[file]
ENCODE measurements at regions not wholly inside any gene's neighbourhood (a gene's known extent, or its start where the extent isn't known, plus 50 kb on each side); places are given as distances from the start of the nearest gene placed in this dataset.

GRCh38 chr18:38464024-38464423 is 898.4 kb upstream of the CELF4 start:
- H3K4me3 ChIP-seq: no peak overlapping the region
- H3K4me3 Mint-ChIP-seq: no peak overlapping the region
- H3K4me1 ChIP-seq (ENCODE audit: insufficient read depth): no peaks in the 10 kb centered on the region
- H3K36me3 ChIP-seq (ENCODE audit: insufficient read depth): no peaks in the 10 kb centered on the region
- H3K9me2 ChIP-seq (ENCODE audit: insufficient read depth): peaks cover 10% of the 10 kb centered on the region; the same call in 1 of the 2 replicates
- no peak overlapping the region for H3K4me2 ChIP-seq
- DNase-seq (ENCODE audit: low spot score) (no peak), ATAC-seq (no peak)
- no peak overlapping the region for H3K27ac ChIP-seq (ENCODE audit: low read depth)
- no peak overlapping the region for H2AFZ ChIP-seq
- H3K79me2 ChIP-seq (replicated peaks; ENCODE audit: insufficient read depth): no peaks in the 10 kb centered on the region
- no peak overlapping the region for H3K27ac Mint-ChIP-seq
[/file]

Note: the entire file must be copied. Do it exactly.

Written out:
ENCODE measurements at regions not wholly inside any gene's neighbourhood (a gene's known extent, or its start where the extent isn't known, plus 50 kb on each side); places are given as distances from the start of the nearest gene placed in this dataset.

GRCh38 chr18:38464024-38464423 is 898.4 kb upstream of the CELF4 start:
- H3K4me3 ChIP-seq: no peak overlapping the region
- H3K4me3 Mint-ChIP-seq: no peak overlapping the region
- H3K4me1 ChIP-seq (ENCODE audit: insufficient read depth): no peaks in the 10 kb centered on the region
- H3K36me3 ChIP-seq (ENCODE audit: insufficient read depth): no peaks in the 10 kb centered on the region
- H3K9me2 ChIP-seq (ENCODE audit: insufficient read depth): peaks cover 10% of the 10 kb centered on the region; the same call in 1 of the 2 replicates
- no peak overlapping the region for H3K4me2 ChIP-seq
- DNase-seq (ENCODE audit: low spot score) (no peak), ATAC-seq (no peak)
- no peak overlapping the region for H3K27ac ChIP-seq (ENCODE audit: low read depth)
- no peak overlapping the region for H2AFZ ChIP-seq
- H3K79me2 ChIP-seq (replicated peaks; ENCODE audit: insufficient read depth): no peaks in the 10 kb centered on the region
- no peak overlapping the region for H3K27ac Mint-ChIP-seq